The idea behind the TouchArcade Game of the Week is that every Friday afternoon we post the one game that came out this week that we think is worth giving a special nod to. Now, before anyone goes over-thinking this, it doesn’t necessarily mean our Game of the Week pick is the highest scoring game in a review, the game with the best graphics, or really any other quantifiable “best" thing. Instead, it’s more just us picking out the single game out of the week’s releases that we think is the most noteworthy, surprising, interesting, or really any other hard to describe quality that makes it worth having if you were just going to pick up one.
These picks might be controversial, and that’s OK. If you disagree with what we’ve chosen, let’s try to use the comments of these articles to have conversations about what game is your game of the week and why.
Without further ado…
Portal Knights ($4.99), developed by Keen Games and published by 505 Games, launched in Early Access on Steam back in February of last year before officially launching on Xbox One, PlayStation 4, and Steam proper in May of this year. During that early access time the game developed quite a following, and upon its official release it garnered favorable reviews. The biggest news for Portal Knights recently was the highly-anticipated arrival on the Nintendo Switch just a couple of weeks ago, but this week the developers surprised everyone by releasing the game on iOS as well, and boy howdy am I glad they did.
Portal Knights is like an amalgamation of several games, and to use mobile examples, it’s like a mix of Minecraft ($6.99), Oceanhorn ($7.99), and Junk Jack ($4.99). Or for a simplified comparison, you could say it’s a 3D version of Terraria ($4.99). Whatever the case, Portal Knights takes elements from many types of genres and mashes them together into one cohesive experience. There’s the open world sandbox building and crafting of Minecraft, the world-hopping of Junk Jack, the real-time combat of Oceanhorn, and RPG-like character progression.
As someone who has dumped hundreds of hours into Minecraft across a variety of platforms, I really appreciate the structure that Portal Knights brings to the formula. Sure, you can while the hours away simply exploring or building or crafting stuff, but there’s actually a very interesting story campaign to play through too. An event called The Fracture has, well, fractured your whole world and split it up into many smaller worlds. Being a Portal Knight you’ll work towards restoring the various portals found in each world and those will then allow you to travel to and from the other worlds in the game. Along the way you’ll battle a bunch of enemy types and even engage in some epic boss battles.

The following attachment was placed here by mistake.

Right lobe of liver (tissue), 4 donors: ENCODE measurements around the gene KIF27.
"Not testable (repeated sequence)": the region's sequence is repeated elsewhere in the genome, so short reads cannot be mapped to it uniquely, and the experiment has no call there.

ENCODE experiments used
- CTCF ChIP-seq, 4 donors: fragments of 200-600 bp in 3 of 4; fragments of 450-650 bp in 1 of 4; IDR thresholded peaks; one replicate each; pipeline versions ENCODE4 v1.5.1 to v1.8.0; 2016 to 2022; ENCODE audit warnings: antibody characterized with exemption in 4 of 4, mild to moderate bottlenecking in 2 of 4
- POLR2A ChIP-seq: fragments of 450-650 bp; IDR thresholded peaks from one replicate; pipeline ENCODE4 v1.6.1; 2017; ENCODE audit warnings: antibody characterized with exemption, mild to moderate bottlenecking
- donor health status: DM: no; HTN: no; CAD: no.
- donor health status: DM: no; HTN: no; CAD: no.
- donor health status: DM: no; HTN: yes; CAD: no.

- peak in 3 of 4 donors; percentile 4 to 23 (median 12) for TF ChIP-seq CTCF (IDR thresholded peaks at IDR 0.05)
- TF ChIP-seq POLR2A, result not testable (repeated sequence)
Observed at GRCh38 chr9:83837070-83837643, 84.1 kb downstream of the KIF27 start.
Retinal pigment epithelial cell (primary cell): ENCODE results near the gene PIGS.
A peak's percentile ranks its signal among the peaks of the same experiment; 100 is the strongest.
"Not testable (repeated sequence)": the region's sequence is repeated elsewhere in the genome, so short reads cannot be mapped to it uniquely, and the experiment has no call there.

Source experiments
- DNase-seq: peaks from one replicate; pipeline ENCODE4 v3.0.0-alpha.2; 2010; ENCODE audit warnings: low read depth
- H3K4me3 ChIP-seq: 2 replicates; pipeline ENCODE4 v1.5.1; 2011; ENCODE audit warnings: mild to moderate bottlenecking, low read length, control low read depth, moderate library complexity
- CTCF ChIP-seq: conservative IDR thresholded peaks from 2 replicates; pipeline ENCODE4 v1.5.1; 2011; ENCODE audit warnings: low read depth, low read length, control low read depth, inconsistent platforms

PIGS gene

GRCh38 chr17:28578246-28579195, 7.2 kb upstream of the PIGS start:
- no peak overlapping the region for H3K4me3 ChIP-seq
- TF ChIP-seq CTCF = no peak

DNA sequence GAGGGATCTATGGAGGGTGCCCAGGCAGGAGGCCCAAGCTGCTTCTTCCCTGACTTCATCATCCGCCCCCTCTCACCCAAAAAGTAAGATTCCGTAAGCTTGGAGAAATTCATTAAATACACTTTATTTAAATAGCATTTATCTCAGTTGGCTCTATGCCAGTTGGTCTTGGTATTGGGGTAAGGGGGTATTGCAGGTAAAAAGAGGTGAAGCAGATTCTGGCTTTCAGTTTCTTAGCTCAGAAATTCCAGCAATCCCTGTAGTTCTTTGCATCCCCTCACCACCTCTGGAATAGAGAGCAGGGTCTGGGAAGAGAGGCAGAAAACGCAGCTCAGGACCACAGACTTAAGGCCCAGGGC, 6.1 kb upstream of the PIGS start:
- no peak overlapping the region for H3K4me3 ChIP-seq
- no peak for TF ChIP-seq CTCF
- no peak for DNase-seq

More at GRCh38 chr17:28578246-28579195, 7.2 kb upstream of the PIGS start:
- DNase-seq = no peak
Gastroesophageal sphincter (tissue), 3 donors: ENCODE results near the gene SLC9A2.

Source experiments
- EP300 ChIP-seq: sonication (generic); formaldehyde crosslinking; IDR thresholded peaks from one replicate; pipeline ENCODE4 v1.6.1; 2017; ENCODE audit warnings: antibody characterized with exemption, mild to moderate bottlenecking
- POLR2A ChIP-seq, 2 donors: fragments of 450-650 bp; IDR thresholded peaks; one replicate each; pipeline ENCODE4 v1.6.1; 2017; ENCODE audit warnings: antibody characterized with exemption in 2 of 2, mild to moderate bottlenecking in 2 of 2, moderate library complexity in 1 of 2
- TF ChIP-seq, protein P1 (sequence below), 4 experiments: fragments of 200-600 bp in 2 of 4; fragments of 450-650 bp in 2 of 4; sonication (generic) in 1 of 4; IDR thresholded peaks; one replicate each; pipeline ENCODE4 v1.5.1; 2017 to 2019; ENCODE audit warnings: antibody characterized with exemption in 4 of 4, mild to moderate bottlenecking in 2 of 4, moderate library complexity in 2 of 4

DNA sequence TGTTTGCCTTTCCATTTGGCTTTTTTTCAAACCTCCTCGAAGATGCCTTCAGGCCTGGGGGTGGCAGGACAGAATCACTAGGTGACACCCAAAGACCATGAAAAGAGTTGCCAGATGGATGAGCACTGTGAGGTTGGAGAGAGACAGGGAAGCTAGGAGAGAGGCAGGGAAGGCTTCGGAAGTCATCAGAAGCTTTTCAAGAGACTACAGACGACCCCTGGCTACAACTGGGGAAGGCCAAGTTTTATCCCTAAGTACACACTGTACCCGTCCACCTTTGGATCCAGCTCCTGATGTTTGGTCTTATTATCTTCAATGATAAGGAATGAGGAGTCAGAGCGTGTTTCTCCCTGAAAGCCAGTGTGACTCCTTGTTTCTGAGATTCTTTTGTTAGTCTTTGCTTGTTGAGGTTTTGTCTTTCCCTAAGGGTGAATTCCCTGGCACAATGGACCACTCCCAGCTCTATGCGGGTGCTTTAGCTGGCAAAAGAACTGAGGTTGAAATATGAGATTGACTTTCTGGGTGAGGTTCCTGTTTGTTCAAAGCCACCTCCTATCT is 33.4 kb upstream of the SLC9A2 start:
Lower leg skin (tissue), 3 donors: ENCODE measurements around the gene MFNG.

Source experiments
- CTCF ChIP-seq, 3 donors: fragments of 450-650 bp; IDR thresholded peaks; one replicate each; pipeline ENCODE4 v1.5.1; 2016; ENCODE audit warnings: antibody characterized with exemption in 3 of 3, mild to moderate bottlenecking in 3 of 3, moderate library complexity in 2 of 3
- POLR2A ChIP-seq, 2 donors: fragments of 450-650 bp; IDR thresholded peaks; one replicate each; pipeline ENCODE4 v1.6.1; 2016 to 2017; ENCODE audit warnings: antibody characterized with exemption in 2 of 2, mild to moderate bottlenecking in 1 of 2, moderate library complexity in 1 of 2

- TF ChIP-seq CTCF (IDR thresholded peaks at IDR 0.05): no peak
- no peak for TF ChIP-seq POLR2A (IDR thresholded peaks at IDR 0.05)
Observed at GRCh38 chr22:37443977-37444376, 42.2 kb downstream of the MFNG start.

All this exploring and fighting and questing will net you experience which you can use to upgrade your character, and although Portal Knights has been described as “grindy" in this regard, I actually love having that sense of progression to urge me to continue further. In fact, if you’re the type of person who always wished they could enjoy Minecraft but it was just too open-ended for you, Portal Knights is your savior. You constantly have goals to work towards, whether it’s storyline based or random side quests, and so you never feel like you’re without direction if you need it. Of course, like I said, you can just plop down in a world of your choosing and build away for no reason at all if you want too. It really is the best of both worlds.
There’s a cooperateive angle to Portal Knights too, though on iOS it’s limited to local multiplayer rather than online like other platforms. That’s perhaps the reason for its $5 price point compared to other platforms where it costs $20. Even with the lack of online, there’s a stunning amount of content here for five bucks. iOS devices with 2GB of RAM or more will also enjoy the ability to create larger worlds, and there’s a graphics quality slider in the options so you can suit the visuals to the strength of your device. Portal Knights looks absolutely stunning on my iPhone X with graphics cranked up and it fills out the entire screen beautifully.
I’ve really only scratched the surface of what this game has to offer, but as someone who has grown tired of the aimlessness of Minecraft after spending so many years playing it, I’m absolutely loving the more structured, RPG-like Portal Knights. If you’ve felt similarly about open-world sandbox games, or you’re just looking for a neat spin on the formula, you should definitely give Portal Knights a look and drop by the forum thread for more information and discussion.